Father's Day is June 16

One of the things we wanted to do when we were in Hong Kong was to try some vegetarian temple food. So my friend S took us to a modern vegetarian restaurant in the Chin Lin Nunnery and Nan Liang Gardens on Diamond Hill in Kowloon. The restaurant is situated in the temple gardens and almost camouflaged to blend in. It's a peaceful oasis of green surrounded by high rises and a lovely place to go for a stroll.

We were curious to see what was on offer and whether they would match up to the meaty Chinese food we are so fond of. We started with deep fried bean curd rolls with mushrooms. These were crunchy, light and delicious. The mushrooms were an excellent substitute for meat.


We followed this with steamed vegetable buns which were light and fluffy.


The filling was the usual Chinese cabbage and mushrooms and was pretty normal.


We also ordered some congee (rice porridge) with mushrooms, cashew nuts and greens called matrimony vine similar to watercress and pea shoots.


The rice porridge had a gentle taste and was filling although I could have used a little more salt. This was a big hit with my Japanese friend.


However, they made it up with our aubergine (eggplant) dish which was tasty and bursting with flavour. Cooked with minced mushrooms and lots of chilli, we were surprised at how well it mimicked the fiery aubergine and mince dish we always order in Chinese restaurants.


It's probably one of the best Chinese aubergine dishes I've had and perfect with steamed rice.


We couldn't resist these lovely steamed buns filled with lotus paste. They were nice but not as fluffy as expected.


But the sweet soup made with cashew nut paste and topped with golden peach jelly was the dish that surprised us the most. This innocent, deceptively plain bowl was soft and creamy and with just the right amount of tart sweetness provided by the jelly. It was probably one of the loveliest desserts I've ever had. I don't normally go for sweet, soupy desserts in Chinese restaurants unless it has sago in it, but this was a revelation and I intend to seek some out in London.


The restaurant was full of local tourists and booking is essential. We were all pleasantly surprised at how satisfying the dishes proved and the attention to detail in the ingredients, simply by using a mixture of mushrooms, bean curd and nuts to add depth and texture to the dishes. I'm curious to explore more temple food.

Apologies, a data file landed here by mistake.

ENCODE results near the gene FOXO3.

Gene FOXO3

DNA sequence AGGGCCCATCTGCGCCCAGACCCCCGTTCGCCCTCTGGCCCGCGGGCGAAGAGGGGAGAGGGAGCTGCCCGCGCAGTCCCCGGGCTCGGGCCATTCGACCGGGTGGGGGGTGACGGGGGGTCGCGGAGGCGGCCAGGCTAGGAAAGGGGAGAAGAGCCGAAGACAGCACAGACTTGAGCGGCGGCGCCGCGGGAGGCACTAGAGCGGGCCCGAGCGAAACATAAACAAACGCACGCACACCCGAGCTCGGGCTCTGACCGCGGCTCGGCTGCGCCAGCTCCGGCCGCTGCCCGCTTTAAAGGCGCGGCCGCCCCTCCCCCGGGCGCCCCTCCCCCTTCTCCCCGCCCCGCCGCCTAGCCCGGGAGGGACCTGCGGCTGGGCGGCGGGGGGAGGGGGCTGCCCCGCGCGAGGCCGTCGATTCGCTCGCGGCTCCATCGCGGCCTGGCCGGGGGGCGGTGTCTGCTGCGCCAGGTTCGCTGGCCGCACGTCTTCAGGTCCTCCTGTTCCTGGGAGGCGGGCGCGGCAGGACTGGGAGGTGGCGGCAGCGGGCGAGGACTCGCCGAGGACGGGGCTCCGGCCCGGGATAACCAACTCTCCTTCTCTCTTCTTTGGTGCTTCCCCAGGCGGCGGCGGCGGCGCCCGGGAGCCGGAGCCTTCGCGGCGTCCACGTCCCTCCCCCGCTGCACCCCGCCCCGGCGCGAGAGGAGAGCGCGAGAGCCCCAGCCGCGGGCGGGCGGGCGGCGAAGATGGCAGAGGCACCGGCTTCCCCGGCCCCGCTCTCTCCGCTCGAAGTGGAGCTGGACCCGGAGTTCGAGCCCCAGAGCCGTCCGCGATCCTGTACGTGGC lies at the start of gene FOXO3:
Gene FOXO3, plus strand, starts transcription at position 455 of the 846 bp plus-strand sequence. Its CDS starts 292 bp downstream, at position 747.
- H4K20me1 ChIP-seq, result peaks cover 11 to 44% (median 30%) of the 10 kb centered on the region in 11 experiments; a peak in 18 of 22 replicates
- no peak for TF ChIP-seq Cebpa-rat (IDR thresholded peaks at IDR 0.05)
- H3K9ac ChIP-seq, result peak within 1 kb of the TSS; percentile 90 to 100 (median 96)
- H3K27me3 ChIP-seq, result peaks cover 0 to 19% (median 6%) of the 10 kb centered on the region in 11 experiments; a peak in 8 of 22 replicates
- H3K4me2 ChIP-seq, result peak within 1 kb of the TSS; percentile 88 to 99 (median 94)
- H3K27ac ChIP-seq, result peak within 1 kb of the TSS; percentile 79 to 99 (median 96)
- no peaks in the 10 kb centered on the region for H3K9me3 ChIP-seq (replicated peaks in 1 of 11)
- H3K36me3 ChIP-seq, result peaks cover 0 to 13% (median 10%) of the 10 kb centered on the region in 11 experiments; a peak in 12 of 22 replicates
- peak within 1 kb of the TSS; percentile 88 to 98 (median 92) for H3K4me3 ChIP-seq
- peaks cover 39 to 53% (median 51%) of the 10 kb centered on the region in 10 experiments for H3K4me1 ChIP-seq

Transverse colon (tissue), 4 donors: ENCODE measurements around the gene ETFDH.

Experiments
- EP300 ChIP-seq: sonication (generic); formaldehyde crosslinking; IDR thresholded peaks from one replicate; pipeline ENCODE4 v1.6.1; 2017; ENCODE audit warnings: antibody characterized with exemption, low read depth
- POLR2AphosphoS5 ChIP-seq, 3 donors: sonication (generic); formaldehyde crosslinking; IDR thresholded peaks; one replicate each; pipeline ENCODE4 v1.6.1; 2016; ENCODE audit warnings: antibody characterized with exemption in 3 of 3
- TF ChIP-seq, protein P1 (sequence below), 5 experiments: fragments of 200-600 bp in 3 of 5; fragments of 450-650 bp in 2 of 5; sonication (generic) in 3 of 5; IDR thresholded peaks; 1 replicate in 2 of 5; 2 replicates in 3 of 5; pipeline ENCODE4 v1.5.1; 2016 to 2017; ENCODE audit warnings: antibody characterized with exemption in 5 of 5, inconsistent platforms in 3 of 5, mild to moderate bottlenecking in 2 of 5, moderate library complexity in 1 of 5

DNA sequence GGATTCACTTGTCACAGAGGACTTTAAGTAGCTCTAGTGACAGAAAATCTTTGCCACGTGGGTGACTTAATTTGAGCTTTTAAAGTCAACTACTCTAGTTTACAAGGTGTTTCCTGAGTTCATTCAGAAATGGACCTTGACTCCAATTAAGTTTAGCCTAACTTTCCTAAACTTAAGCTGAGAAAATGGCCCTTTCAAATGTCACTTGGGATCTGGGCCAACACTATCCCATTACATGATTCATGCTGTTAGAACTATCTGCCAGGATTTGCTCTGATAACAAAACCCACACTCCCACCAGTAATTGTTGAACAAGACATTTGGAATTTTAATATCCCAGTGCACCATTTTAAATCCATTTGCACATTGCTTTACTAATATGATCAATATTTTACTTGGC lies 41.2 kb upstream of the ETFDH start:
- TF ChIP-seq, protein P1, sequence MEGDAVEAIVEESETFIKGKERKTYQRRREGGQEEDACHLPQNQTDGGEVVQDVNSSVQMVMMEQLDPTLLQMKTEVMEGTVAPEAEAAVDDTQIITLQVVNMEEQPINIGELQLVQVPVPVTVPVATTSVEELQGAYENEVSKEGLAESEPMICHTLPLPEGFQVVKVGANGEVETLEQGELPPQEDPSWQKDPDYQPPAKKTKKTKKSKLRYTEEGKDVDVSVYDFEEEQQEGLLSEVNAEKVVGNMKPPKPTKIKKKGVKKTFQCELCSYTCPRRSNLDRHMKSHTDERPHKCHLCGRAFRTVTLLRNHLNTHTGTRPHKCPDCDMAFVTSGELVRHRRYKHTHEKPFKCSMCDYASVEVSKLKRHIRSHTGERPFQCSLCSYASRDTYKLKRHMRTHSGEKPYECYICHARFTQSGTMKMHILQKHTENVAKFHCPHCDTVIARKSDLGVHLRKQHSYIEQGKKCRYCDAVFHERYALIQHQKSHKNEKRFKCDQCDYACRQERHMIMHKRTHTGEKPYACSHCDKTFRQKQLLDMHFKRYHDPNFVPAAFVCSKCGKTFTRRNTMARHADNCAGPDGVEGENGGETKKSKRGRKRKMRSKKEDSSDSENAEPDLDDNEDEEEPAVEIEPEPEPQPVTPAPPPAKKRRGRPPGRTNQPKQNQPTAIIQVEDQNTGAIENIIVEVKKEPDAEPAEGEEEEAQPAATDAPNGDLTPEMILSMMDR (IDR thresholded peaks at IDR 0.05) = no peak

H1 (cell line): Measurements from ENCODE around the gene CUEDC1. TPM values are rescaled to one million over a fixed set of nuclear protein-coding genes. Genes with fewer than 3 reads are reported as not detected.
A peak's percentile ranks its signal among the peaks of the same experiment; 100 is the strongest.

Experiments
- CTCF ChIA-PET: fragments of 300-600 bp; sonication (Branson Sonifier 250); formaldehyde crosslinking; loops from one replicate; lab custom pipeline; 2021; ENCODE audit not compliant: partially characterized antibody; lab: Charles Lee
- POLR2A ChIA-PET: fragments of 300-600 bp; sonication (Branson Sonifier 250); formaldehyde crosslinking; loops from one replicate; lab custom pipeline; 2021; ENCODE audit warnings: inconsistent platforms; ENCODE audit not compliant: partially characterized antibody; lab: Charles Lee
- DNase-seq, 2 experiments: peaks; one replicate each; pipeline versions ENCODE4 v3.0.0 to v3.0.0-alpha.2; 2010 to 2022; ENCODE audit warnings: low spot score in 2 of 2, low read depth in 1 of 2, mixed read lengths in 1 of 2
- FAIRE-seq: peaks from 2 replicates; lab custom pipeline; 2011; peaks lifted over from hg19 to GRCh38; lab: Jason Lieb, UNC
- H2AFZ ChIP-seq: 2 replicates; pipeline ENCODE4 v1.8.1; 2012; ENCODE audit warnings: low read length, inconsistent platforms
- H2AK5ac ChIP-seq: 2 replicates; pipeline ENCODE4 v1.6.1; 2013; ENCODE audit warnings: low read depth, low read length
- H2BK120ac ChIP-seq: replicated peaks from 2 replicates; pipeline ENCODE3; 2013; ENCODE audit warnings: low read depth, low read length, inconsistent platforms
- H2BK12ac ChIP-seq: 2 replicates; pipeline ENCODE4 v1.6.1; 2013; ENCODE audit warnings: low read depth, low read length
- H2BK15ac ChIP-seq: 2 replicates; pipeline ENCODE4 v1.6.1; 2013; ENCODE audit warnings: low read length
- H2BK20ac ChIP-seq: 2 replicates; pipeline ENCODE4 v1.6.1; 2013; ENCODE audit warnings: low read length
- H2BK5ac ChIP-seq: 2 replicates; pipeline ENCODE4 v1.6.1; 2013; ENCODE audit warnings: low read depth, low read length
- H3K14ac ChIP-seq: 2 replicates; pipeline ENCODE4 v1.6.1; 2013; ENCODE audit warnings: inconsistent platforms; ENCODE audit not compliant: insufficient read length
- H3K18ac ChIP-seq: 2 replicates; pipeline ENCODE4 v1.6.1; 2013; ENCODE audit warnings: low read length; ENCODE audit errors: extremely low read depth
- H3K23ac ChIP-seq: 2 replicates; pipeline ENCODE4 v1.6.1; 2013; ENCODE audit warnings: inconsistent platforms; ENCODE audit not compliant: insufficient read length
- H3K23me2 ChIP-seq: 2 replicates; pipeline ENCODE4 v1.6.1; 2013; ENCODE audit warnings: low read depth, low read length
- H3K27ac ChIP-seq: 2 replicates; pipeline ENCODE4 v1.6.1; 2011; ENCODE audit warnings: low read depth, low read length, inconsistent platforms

The next day, after an afternoon of sightseeing and snacking, we weren't sure if we could fit in dinner. But of course we were deluding ourselves. My Japanese friend had found a claypot rice restaurant in her trusted Chikyu no Arukikata (a popular Japanese travel guide) and we managed to find this small, local place in Mongkok using our smartphone (thank you 4G).


I think they get quite a few Japanese visitors at Chuen Moon Kee Restaurant as their menus had both English and Japanese translations and filled with pictures. But when we were there, it was filled with young locals all sharing claypots. They had a vast menu from claypots with a variety of different toppings to cooked and stir-fried dishes.

We were served complementary soup made with pea shoots and some kind of bean. This was unexpectedly tasty and had small chunks of meat, probably pork, which fell off the bone.


Our first claypot came with huge prawns on a bed of vermicelli and rice.


We were instructed to add a sweetish soy sauce to the rice and tuck in. We actually didn't need the extra sauce for this one because the prawns, cooked in their shells and very juicy, bled such flavour into the rice and was tasty on its own.


Our second claypot was with abalone, two whole ones in their shells plus slices.


Although it looked prettier, the flavours weren't really strong enough and we doused it with the sauce.


And as an accompaniment to all the rice, we also ordered their aubergine and mince dish which came piping hot and was incredibly tasty and put up a fair fight against the aubergine dish we had at the vegetarian temple restaurant the day before.


And when the waitress saw that we had dug into a fair bit of rice, she instructed us to etch away at the burnt, hardened edges and turn them over to eat.


This was what everyone looks forward to when eating claypot rice -- the crispy bits!

60 Fung Tak Road
Diamond Hill
Kowloon, Hong Kong
Tel: +852 2329 8811

G/F, Man Fok Building
419 Reclamation Street
Mong Kok, Hong Kong
T: +852 3760 8855